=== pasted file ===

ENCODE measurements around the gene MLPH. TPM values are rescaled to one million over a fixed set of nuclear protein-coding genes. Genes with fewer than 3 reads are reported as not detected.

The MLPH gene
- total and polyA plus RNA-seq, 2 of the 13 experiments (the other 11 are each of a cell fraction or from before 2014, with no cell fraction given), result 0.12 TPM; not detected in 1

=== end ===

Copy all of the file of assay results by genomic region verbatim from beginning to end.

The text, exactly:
ENCODE measurements around the gene MLPH. TPM values are rescaled to one million over a fixed set of nuclear protein-coding genes. Genes with fewer than 3 reads are reported as not detected.

The MLPH gene
- total and polyA plus RNA-seq, 2 of the 13 experiments (the other 11 are each of a cell fraction or from before 2014, with no cell fraction given), result 0.12 TPM; not detected in 1